Until that happens, I doubt we’ll see any change on either front.

Alan
Alan
2022 years ago

In 1964, Canada just changed their flag. They had used a version of the standard Commonwealth/yacht club flag in red rather than blue until then. The customary speeches about betrayed veterans and the end of civilisation as we know it followed.

Nothing happened. Civilisation continued. I think you’d have to look quite hard to find a Canadian these days who wants to go back to the Red Ensign. Some Commonwealth counties adopted new flags when they became republics and some didn’t. There’s no necessary link between the two issues.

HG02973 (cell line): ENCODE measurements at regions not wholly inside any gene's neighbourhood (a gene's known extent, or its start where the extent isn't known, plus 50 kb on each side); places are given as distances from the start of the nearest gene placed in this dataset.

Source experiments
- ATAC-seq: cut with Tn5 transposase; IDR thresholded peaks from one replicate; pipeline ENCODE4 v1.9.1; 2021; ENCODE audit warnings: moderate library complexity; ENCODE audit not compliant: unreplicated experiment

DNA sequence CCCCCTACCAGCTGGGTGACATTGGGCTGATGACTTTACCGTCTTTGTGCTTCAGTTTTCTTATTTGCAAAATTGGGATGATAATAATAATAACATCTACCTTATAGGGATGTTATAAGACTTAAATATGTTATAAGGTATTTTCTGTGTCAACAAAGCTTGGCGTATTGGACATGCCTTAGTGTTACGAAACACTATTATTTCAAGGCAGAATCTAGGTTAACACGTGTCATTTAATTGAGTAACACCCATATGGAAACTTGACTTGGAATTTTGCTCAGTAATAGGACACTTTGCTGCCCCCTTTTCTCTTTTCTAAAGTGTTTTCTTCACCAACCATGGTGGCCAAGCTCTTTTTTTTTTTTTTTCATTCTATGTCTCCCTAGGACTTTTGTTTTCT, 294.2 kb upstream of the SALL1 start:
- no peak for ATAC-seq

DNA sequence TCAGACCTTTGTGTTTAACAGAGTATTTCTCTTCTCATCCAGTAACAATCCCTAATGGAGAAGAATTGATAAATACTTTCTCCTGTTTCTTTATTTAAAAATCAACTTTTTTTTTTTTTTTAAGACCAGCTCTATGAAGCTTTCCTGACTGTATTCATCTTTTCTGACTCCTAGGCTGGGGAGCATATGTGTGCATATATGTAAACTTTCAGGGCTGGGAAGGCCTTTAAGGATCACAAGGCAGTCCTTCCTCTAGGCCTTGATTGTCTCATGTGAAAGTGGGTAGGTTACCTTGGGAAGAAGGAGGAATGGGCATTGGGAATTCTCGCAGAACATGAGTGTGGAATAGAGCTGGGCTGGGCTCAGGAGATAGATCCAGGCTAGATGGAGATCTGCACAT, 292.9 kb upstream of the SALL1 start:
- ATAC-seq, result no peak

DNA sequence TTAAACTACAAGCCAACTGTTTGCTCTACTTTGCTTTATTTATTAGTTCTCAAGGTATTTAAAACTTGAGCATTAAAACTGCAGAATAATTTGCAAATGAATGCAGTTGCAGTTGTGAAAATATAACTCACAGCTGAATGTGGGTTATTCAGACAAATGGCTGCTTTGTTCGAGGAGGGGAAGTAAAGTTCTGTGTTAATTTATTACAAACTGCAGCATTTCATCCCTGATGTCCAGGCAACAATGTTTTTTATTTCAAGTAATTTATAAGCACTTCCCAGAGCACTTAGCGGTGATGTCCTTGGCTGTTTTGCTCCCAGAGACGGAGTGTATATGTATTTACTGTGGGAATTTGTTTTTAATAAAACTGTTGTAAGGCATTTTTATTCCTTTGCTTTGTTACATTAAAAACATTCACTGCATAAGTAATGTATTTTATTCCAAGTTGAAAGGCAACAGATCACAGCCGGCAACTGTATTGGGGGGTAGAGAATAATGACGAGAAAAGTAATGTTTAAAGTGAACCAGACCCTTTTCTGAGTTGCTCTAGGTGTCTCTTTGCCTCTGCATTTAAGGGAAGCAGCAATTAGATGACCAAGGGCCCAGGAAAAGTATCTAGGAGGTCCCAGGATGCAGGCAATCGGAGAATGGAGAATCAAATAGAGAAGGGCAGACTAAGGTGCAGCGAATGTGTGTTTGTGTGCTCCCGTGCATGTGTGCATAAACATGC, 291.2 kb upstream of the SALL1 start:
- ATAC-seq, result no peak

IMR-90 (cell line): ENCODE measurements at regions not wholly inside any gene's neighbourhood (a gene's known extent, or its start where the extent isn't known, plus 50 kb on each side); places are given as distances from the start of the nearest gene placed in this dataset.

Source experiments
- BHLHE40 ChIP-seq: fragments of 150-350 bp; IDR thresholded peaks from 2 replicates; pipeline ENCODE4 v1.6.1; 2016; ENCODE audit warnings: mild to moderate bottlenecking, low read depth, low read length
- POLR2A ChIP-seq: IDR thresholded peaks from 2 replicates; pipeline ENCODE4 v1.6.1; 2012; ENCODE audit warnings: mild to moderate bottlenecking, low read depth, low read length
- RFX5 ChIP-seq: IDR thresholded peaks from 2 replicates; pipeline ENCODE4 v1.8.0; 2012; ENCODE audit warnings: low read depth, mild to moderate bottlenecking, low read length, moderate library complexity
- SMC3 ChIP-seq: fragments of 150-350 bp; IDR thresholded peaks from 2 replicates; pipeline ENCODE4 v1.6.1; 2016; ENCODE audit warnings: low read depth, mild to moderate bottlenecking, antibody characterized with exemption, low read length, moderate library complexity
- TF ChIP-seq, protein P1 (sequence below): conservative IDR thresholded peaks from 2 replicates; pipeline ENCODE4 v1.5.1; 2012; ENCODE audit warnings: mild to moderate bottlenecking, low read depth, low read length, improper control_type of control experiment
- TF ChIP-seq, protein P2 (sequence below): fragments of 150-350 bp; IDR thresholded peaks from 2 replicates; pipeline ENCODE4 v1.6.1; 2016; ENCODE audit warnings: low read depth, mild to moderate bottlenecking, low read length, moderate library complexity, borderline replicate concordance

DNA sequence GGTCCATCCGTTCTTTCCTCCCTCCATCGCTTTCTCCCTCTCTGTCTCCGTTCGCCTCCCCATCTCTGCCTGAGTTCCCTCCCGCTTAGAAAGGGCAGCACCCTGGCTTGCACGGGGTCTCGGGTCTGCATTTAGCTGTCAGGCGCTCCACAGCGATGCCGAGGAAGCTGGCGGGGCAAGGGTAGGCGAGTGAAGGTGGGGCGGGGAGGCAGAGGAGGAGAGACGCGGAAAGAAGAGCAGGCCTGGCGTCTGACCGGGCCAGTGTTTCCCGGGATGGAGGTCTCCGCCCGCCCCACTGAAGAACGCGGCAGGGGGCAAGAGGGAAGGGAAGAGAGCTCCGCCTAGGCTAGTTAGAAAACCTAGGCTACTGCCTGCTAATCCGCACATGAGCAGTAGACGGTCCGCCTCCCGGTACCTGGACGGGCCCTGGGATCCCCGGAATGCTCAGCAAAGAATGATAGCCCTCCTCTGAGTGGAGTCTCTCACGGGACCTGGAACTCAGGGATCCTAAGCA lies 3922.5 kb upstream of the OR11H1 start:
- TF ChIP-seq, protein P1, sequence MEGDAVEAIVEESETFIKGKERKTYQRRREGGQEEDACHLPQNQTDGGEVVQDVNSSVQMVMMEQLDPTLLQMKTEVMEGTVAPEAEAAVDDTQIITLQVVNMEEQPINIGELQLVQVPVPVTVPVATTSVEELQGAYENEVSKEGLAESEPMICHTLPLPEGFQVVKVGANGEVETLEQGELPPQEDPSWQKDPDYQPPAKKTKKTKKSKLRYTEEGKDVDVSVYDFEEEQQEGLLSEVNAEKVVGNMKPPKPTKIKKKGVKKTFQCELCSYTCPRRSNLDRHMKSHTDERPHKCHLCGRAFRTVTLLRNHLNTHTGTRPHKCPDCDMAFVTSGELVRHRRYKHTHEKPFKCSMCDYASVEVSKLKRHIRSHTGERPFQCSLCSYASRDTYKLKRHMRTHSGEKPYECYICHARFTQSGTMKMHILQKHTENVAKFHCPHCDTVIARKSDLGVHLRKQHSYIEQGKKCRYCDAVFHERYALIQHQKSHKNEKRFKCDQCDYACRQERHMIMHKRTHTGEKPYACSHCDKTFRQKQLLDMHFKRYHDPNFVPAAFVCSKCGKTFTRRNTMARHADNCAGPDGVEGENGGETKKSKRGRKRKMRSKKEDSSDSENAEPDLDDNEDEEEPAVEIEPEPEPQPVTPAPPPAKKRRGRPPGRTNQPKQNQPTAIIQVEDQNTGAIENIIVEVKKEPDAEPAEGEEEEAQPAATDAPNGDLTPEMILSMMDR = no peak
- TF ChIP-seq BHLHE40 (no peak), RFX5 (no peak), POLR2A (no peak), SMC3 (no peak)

observar
observar
2022 years ago

Sure, changing the flag goes along with ditching Liz, just like changing the Constitution does, and that is the problem. It’s hard enough to agree on a new flag(my take would be a minimalist one and simply remove the Brit bit), because the general populace don’t want the aboriginal flag, complete with Eureka cross, pictures of Che or hammers and sickles in the shape of boomerangs on it.